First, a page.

Prof. Dr. Şahin Uçar’ın mülk ve Hilafet konulu konferansı
“By focusing on the works and intellectual network of the Timurid historian Sharaf al Dīn ‘Alī Yazdī (d.1454), this book presents a holistic view of intellectual life in fifteenth century Iran. İlker Evrim Binbaş argues that the intellectuals in this period formed informal networks which transcended political and linguistic boundaries, and spanned an area from the western fringes of the Ottoman State to bustling late medieval metropolises such as Cairo, Shiraz, an…
“In the summer of 972 a group of Muslim brigands based in the south of France near La Garde-Freinet abducted the abbot of Cluny as he and his entourage crossed the Alps en route from Rome to Burgundy. Ultimately, the abbot was set free and returned home safely, but the audacity of this abduction outraged Christian leaders and galvanized the will of local lords. Shortly thereafter, Count William of Arles marshaled an army and succeeded in wiping out the Muslim stronghold. In Cluny and the Muslims of La Garde-Freinet, Scott G. Bruce uses this extraordinary incident, largely overlooked by contemporary scholars, to examine Christian perceptions of Islam in the Middle Ages.
The monks of Cluny kept the tale of their abbot’s abduction alive over the next century in hagiographical works and chronicles written to promote his sanctity. Bruce explores the telling and retelling of this story, focusing particularly on the representation of Islam in each account, and how that representation changed over time. The culminating figure in this study is Peter the Venerable, one of Europe’s leading intellectuals and abbot of Cluny from 1122 to 1156. Remembered today largely for his views of Islam, Peter commissioned Latin translations of Muslim historical and devotional texts including the Qur’an. As Bruce shows, Peter’s thinking on Islam had its roots in the hagiographical tradition of the abduction at La Garde-Freinet. In fact, Peter drew from the stories as he crafted a “Muslim policy” relevant to the mid-twelfth century, a time of great anxiety about Islam in the aftermath of the failed Second Crusade. Compellingly written, Cluny and the Muslims of La Garde-Freinet provides us with an unparalleled opportunity to examine Christian perceptions of Islam in the Crusading era.”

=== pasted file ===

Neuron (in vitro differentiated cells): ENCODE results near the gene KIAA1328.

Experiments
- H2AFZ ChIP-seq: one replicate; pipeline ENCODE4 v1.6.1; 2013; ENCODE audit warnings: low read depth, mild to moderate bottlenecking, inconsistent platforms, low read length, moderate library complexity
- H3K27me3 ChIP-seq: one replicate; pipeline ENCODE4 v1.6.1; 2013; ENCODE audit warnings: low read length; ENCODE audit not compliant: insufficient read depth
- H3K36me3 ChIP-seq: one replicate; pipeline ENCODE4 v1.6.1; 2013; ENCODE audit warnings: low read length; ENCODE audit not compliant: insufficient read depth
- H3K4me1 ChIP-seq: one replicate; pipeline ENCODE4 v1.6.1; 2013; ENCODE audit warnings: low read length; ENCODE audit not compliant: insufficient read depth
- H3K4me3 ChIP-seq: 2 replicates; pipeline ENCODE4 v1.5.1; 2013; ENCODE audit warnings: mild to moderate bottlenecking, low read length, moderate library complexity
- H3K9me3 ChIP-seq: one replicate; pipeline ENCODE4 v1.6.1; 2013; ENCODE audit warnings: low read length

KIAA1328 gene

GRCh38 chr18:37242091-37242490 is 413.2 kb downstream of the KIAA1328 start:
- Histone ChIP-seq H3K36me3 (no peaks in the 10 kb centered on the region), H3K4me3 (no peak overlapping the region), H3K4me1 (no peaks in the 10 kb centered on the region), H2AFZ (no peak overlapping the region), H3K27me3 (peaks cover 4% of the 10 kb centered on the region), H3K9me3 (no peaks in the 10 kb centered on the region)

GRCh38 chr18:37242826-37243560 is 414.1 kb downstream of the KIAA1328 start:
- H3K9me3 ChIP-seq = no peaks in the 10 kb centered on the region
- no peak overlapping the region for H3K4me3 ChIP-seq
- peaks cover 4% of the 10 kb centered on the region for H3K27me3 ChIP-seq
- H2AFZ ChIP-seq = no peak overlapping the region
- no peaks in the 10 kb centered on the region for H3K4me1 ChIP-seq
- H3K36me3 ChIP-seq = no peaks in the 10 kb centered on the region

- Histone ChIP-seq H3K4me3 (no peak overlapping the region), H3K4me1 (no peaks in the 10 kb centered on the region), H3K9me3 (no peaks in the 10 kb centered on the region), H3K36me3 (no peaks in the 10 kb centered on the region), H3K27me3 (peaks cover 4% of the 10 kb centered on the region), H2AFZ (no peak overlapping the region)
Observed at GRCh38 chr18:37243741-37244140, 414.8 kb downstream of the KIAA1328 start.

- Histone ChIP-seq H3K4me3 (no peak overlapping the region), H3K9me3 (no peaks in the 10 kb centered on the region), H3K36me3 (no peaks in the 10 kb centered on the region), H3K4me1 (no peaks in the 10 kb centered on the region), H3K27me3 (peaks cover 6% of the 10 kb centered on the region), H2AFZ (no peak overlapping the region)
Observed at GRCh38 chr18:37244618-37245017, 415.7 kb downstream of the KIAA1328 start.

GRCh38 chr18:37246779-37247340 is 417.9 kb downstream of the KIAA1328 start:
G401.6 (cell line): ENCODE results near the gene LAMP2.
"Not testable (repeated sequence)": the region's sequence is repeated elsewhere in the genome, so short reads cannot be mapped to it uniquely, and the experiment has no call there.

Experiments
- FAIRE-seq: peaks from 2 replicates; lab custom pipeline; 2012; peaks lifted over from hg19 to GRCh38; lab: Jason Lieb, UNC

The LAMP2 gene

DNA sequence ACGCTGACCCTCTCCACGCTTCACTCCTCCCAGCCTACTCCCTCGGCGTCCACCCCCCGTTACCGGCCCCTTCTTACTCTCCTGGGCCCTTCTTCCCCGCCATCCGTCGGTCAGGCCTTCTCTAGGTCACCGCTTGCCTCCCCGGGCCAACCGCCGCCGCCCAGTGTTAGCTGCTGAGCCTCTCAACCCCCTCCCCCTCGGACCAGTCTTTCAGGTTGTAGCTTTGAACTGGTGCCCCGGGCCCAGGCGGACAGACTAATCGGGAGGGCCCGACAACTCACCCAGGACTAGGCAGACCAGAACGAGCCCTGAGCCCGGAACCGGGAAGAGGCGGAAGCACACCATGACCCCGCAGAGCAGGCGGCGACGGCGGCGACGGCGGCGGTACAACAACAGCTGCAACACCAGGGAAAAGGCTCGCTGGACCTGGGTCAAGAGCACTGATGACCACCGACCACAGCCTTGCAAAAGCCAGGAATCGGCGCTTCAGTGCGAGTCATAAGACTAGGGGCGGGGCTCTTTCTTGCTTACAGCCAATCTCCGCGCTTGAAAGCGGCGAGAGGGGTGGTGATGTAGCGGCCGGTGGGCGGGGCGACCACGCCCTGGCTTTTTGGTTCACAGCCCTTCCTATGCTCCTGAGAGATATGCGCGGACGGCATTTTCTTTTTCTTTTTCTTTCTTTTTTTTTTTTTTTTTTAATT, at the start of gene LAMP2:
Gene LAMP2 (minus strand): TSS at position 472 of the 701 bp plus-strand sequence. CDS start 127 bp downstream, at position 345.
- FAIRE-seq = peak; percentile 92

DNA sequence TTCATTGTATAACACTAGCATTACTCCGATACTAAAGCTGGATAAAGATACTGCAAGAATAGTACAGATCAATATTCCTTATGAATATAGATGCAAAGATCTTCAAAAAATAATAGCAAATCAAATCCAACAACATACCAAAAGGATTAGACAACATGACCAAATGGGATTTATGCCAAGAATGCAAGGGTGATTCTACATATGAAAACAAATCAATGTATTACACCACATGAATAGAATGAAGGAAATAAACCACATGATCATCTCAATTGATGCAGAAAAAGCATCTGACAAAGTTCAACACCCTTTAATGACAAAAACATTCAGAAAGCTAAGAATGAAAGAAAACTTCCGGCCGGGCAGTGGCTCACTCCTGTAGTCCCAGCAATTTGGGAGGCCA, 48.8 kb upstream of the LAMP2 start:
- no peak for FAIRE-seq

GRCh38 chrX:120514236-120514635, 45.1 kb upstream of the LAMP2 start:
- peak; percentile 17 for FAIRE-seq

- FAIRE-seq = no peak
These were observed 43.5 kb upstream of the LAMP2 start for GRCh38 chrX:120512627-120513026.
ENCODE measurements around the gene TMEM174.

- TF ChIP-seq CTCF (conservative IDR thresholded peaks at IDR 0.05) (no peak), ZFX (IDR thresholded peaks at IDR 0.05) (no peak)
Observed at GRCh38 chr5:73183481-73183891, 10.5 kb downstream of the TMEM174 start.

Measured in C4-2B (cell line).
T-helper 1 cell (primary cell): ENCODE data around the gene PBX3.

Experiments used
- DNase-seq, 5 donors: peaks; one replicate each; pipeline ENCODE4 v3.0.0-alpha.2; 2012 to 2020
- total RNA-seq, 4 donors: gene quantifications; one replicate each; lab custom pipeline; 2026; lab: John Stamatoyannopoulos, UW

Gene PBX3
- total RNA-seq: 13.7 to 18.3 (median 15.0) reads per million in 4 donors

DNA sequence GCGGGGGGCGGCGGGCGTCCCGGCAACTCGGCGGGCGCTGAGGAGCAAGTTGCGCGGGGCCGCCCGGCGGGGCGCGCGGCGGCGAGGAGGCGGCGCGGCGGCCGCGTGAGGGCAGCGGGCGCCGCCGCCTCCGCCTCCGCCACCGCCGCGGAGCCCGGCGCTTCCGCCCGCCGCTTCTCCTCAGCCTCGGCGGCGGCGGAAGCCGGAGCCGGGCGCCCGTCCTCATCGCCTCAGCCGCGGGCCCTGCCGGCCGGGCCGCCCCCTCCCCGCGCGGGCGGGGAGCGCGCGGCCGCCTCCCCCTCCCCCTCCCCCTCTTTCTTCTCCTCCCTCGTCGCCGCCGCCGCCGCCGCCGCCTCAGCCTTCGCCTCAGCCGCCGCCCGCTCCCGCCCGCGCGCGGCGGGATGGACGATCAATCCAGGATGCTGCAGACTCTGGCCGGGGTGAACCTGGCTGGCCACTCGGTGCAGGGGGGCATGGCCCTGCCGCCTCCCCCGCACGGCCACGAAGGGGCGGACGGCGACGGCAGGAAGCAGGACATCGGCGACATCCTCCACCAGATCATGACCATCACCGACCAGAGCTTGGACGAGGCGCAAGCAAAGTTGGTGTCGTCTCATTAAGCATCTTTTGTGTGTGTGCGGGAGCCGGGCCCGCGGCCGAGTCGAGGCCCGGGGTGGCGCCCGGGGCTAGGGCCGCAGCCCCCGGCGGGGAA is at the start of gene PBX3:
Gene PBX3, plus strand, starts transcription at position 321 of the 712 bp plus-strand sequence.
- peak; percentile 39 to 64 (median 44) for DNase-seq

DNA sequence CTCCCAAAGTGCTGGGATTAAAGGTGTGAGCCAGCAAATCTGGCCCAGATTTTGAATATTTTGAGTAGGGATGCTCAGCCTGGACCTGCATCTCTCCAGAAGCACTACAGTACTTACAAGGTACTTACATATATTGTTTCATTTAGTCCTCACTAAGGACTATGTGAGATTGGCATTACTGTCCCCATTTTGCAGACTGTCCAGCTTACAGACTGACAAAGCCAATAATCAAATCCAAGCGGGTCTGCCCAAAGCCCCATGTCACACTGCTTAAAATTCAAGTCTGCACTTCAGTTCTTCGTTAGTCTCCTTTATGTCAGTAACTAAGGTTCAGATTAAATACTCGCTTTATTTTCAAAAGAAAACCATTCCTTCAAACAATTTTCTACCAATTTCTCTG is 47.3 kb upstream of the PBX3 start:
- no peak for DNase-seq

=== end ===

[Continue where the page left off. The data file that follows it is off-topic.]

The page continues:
Spanish documentary (with English subtitles) exploring the representation of Islam and Muslims in medieval Romanesque art and architecture
“Ibāḍism is the only surviving sect of Khārijism and thus represents the third main branch of Islam, after Sunnism and Shīʻism. Ibāḍīs, who number less than 1% of the world’s Muslims, are found mainly in the Sultanate of Oman, in the Mzāb and Wārgla (Ouargla) regions of southeastern Algeria, in the Nafūsa mountain region of northwestern Libya, and on the island of Jirba(Djerba), Tunisia. The traditional narrative of Ibāḍism’s origins dates it to ‘Abd Allāh ibn Ibāḍ’s split from the radical Khārijism of Nāfi‘ ibn al-Azraq in 64/684 CE. Ibāḍīs say that Jābir ibn Zayd (d. 93/711 CE) organized the sect in Baṣra, but recent scholarship questions much of this traditional narrative. This article discusses recent scholarship on Ibāḍism’s historical development, summarizes its distinctive teachings in theology and jurisprudence, and offers a brief analysis of the relationship of Ibāḍism to the Bū Saʻīdī sultanate of Oman and Zanzibar.”
“Of note is Jorati’s analysis of Ṭūsī’s innovative use of the legal construct of endowments (waqf) for funding the observatory, which had the advantage of freeing Ṭūsī from the whims of an individual patron. Particularly valuable in shedding light on how Ilkhanid politics shaped patronage matters is Jorati’s detailed reconstruction of Ṭūsī’s triangular relations with the Juwaynī brothers, and particular ‘Alā’ al-Dīn, the governor of Baghdad, and the Imāmī community of Iraq, o…